“You have the benefit of multimillionaires here,” said Mayor Plusquellic, “probably a larger percentage than just about anywhere in the country.”
Troppe, who redevelops old buildings, was impressed with the Old Market, the long-ago fruit and vegetable market that houses restaurants, quaint shops and theaters along brick streets. Though many of Omaha's old structures were razed, Troppe said he saw good signs of “urban renewal, not urban removal.”
An example was the former Paxton Hotel, built in 1929 and converted seven years ago to 58 condominiums. That successful $30 million project was explained to the Akron group in the Paxton lobby by the Omaha developer, Mike Moylan.
The Ohioans also visited the Joslyn Art Museum, Kaneko center and the Bemis Center for Contemporary Arts. The latter marked a homecoming for Mark Masuoka, the former Bemis Center executive director who became director of the Akron Art Museum in July.
The fast-paced tour was so tightly scheduled that it did not include visits to some internationally known Omaha features such as Boys Town, the Henry Doorly Zoo & Aquarium or Warren Buffett's smallish, 24-person Berkshire headquarters.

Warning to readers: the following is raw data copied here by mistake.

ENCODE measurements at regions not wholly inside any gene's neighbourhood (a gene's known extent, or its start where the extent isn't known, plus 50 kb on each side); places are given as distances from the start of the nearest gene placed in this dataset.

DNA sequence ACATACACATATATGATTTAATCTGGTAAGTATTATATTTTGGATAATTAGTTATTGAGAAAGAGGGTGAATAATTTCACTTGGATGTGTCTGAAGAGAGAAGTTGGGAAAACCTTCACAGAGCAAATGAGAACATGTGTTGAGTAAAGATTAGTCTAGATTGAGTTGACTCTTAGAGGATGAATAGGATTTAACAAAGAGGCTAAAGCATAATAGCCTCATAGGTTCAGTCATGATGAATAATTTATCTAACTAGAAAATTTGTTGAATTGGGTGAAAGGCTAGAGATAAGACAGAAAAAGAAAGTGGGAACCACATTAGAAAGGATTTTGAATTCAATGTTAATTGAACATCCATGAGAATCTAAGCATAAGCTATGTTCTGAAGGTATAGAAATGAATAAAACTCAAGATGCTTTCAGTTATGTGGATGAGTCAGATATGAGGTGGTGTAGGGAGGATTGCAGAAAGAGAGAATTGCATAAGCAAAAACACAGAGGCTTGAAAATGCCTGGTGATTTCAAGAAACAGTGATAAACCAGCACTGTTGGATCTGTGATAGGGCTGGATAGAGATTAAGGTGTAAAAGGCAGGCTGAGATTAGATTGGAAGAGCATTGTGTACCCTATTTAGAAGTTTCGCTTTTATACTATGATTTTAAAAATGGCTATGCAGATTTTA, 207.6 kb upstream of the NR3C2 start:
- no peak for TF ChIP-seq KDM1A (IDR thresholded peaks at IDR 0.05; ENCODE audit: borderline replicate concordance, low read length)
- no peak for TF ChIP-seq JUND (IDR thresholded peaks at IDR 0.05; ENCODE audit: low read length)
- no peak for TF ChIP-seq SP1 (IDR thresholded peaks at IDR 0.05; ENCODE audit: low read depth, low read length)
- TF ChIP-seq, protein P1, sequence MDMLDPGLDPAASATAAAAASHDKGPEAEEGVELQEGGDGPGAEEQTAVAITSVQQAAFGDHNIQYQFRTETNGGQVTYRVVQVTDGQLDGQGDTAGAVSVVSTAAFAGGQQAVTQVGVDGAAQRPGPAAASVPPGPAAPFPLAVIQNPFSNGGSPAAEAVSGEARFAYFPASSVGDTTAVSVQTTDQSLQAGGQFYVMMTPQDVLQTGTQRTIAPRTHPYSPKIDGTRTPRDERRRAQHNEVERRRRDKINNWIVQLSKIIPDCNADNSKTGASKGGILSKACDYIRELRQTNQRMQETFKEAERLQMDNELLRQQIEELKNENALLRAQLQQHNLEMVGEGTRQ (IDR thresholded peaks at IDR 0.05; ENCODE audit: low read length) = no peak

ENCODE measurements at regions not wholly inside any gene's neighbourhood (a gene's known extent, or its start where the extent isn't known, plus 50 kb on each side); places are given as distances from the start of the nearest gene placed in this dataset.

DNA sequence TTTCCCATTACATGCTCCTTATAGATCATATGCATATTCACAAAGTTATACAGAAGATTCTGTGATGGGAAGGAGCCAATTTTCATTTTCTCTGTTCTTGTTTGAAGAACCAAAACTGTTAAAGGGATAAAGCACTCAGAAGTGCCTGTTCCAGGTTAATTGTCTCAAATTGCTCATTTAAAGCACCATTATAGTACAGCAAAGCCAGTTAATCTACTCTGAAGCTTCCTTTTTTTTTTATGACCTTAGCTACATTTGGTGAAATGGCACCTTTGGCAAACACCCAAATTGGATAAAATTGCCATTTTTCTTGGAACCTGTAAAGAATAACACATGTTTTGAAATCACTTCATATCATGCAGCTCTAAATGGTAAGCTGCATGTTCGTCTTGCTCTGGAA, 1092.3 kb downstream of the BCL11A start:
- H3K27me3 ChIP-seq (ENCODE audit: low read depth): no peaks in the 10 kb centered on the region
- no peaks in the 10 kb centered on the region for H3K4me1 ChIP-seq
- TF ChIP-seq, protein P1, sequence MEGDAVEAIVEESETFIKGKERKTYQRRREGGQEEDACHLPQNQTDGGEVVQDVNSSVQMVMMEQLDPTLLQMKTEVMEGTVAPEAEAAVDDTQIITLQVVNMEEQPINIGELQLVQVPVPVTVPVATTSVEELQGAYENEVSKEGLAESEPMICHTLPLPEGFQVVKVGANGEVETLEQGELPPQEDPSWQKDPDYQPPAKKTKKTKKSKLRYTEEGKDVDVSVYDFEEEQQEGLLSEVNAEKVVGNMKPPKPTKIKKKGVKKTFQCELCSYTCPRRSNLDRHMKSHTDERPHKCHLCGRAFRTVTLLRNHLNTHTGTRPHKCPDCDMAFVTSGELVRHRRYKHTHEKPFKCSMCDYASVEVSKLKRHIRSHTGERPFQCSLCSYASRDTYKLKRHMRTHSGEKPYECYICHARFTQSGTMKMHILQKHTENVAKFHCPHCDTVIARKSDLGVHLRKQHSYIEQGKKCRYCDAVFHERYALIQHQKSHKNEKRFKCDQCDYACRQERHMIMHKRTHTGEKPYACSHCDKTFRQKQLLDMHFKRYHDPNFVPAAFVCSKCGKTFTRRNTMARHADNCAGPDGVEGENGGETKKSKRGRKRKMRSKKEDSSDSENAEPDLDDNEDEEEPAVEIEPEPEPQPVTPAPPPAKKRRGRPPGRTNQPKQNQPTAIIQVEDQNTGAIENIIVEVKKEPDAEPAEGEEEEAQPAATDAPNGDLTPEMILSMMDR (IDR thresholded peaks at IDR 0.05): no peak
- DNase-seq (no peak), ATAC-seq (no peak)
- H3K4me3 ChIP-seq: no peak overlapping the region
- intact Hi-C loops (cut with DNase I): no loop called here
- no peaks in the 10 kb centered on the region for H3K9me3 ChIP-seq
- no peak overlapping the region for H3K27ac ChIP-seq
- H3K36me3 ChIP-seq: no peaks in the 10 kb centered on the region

The Akronites finished up Tuesday with a session on entrepreneurship, innovation and job creation at the riverfront Gallup headquarters, followed by a visit to the north downtown HotShops for artisans and the Mastercraft Building, which leases space for startup companies.
Akron is the home of basketball superstar LeBron James, the late Challenger astronaut Judith Resnik, the All-American Soap Box Derby and much more. But the Ohioans looked to Omahans to see if they might learn something.
Like Omaha and other cities, tire-center Akron knows that continued economic development is, so to speak, where the rubber meets the road. The visitors called the InterCity Leadership Visit this week a success.
Before departing for home Tuesday, Ken Babby tweeted: “Get ready, Akron. We are headed home charged up with some great ideas for our community!”